ICYMI, social media was abuzz over the weekend after multiple news outlets reported that the SM Mall of Asia globe — you know, that gigantic metallic sculpture in front of the fourth biggest shopping mall in the Philippines — was “stolen.”
News reports linked to dashcam footage of the hefty globe being airlifted by a helicopter in the night.
“Spot this guys,” a certain Chester Tangonan wrote in Filipino, “My dashcam just caught the Moa Globe being taken! What was that?”
SM Mall of Asia (MoA) management even released a statement saying it was “cooperating with authorities” on the robbery.
After a day of confusion (including an interview with local police saying that no robbery was reported to them in the first place), certain suspicions were confirmed: the large-scale heist was revealed to be none other than a publicity stunt for the newest Netflix film Red Notice, starring Dwayne Johnson, Ryan Reynolds, and Gal Gadot.
While it certainly got people’s attention, there were those who were not amused, particularly by how major news publications packaged the stunt as a news story.
Journalism professor Danilo Arao admonished media companies for publishing the stunt as a legitimate news report:
DEAR DOMINANT MEDIA GATEKEEPERS: Putting a disclaimer ("Editor’s note: This article was provided by Netflix.") does not justify packaging a publicity stunt as a news article. The news media should provide relevant information, not profit-oriented deception. Red notice is on you!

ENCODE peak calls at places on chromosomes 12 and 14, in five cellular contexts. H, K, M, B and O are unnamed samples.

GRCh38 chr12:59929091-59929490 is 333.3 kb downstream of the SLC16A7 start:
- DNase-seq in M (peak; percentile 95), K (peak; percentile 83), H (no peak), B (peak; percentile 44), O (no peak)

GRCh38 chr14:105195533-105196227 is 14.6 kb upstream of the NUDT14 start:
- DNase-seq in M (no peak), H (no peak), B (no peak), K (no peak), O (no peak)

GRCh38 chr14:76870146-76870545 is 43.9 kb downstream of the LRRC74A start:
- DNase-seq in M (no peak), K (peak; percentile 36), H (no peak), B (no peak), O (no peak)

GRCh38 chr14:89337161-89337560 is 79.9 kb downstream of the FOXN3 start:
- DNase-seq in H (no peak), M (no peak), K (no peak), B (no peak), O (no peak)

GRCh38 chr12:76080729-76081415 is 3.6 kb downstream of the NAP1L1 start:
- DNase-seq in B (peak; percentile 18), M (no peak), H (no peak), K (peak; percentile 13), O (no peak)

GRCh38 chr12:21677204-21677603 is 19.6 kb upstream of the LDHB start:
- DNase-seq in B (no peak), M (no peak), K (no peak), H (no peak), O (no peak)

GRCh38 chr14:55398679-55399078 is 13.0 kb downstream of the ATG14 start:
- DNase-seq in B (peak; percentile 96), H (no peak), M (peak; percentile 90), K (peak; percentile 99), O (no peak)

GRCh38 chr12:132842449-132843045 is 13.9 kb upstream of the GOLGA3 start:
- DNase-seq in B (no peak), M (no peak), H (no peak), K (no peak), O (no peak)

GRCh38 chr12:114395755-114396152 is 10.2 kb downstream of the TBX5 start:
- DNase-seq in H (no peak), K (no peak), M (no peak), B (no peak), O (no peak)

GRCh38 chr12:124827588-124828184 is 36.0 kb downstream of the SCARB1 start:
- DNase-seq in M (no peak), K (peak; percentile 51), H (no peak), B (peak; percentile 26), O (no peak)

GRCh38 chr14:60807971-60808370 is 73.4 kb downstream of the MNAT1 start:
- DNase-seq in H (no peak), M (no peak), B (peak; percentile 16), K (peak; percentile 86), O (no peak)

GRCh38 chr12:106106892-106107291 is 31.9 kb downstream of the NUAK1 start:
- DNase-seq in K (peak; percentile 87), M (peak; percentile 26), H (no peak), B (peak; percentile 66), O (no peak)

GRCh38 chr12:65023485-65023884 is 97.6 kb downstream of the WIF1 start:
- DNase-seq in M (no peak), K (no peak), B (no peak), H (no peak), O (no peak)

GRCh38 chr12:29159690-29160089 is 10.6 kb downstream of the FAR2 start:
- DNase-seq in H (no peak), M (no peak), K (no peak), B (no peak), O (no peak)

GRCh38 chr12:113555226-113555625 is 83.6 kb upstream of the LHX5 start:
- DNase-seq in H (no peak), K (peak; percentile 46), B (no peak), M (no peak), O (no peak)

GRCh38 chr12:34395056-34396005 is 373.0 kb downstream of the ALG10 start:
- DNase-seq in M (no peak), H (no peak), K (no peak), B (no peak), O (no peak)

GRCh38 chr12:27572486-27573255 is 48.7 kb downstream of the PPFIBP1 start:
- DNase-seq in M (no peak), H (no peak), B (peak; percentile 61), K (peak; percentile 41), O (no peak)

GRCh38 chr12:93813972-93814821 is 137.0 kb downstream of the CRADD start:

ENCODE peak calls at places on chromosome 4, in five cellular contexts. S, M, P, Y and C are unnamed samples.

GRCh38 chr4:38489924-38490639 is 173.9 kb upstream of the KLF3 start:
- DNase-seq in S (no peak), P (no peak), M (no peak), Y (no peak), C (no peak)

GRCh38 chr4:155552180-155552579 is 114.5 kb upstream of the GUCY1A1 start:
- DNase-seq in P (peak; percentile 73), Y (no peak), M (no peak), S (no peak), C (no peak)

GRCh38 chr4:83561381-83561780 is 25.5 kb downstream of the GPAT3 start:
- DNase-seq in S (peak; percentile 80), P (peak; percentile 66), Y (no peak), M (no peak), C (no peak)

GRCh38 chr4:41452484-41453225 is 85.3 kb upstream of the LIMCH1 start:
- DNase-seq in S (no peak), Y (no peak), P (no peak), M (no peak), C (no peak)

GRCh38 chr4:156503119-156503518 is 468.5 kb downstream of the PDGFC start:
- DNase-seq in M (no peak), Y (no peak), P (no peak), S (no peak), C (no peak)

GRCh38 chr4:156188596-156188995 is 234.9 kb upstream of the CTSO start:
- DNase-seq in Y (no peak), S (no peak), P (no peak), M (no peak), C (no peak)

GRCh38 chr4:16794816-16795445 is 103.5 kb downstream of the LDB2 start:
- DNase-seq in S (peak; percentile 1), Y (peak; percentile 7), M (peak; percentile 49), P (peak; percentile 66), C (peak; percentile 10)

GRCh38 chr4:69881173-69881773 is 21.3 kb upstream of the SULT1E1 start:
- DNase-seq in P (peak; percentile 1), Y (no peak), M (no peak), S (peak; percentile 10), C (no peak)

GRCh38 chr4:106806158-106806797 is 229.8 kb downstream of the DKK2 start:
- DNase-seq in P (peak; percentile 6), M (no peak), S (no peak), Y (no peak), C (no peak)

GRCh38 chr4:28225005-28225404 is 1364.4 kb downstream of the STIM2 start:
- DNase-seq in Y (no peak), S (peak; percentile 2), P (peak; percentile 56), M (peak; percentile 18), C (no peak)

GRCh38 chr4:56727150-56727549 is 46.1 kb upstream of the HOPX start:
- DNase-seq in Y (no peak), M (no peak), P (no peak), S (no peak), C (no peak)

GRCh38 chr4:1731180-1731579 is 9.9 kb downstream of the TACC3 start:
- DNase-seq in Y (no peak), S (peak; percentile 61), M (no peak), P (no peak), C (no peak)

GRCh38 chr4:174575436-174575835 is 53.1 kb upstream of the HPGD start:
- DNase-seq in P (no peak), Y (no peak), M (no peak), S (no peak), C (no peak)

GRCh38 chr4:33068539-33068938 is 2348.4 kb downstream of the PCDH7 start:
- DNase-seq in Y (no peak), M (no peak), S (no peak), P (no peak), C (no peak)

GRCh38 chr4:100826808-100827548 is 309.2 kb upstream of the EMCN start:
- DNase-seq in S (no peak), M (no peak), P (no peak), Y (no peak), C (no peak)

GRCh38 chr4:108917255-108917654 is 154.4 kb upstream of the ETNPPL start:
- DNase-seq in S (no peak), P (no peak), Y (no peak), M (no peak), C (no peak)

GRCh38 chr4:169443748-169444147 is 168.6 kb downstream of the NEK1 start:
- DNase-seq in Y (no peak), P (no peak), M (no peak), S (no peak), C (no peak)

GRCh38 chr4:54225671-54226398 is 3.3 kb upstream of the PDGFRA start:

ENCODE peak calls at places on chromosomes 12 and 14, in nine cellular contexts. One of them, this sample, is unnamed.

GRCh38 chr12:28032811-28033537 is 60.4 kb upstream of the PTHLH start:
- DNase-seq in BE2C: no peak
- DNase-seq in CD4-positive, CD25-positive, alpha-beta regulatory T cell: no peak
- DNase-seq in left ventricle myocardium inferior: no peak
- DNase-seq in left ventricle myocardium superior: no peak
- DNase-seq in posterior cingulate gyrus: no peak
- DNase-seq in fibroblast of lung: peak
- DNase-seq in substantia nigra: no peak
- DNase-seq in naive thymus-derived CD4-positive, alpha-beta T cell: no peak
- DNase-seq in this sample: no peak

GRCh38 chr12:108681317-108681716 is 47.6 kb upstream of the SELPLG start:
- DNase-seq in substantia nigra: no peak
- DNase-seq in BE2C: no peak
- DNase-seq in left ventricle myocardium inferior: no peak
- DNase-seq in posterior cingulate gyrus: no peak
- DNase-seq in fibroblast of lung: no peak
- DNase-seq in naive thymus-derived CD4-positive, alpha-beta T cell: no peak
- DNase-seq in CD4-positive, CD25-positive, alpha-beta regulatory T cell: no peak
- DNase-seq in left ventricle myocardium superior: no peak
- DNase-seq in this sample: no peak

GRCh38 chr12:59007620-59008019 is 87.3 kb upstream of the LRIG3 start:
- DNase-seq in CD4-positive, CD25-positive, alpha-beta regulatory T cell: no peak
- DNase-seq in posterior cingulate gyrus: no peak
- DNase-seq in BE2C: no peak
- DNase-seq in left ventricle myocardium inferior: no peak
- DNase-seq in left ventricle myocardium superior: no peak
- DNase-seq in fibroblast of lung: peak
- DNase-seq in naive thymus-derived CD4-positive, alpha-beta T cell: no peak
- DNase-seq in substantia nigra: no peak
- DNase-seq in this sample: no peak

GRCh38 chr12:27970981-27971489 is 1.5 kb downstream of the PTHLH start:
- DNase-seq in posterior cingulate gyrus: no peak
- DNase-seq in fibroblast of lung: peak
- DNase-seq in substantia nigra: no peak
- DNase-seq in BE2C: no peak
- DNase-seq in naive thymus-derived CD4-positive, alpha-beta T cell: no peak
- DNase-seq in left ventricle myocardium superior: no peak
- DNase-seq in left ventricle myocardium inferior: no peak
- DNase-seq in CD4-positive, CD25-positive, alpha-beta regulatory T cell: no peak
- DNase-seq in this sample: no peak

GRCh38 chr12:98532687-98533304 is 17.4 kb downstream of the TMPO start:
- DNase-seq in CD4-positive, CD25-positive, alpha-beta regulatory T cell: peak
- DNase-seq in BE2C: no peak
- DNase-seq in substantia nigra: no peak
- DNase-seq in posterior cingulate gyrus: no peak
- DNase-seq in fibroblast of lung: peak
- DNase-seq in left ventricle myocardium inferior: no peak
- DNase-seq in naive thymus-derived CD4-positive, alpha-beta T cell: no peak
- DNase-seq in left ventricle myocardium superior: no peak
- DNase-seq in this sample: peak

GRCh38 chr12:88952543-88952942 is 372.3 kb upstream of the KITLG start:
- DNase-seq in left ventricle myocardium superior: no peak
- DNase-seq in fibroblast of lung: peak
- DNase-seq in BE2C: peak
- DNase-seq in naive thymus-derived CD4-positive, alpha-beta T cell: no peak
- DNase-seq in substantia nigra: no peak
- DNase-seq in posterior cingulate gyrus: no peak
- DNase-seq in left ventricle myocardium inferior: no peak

— Danilo Arao (@dannyarao) November 14, 2021
That said, this didn’t stop the internet from having a bit of fun with the PR stunt. True to Pinoy humor, a horde of posts selling the MOA Globe popped up on Facebook Marketplace.
“Sellers” posted their “RFS” (reason for selling), each one as creative as the other.
One of them stated the obvious: “Tapos (nang) gamitin sa Netflix for publicity stunt,” (Netflix’s publicity stunt is done) requesting that only “sure buyers” contact him.
Meanwhile, another requested cash on delivery done via helicopter, of course.
Another seller promised that the item was only “slightly used”—its only issue being that it had no stand and was rather dusty (probably after being a popular road landmark for years).
One of them even called the item “used but not abused” with “unli check upon meetup”—in true sneakerhead fashion.
Naturally, this was all done in jest, and the MOA Globe never truly left its spot—only hidden behind massive scaffolding.
In any case, the mall released another statement claiming that it had been safely returned this morning, and that management was placing the area under “Red Notice”—effectively putting an end to the stunt.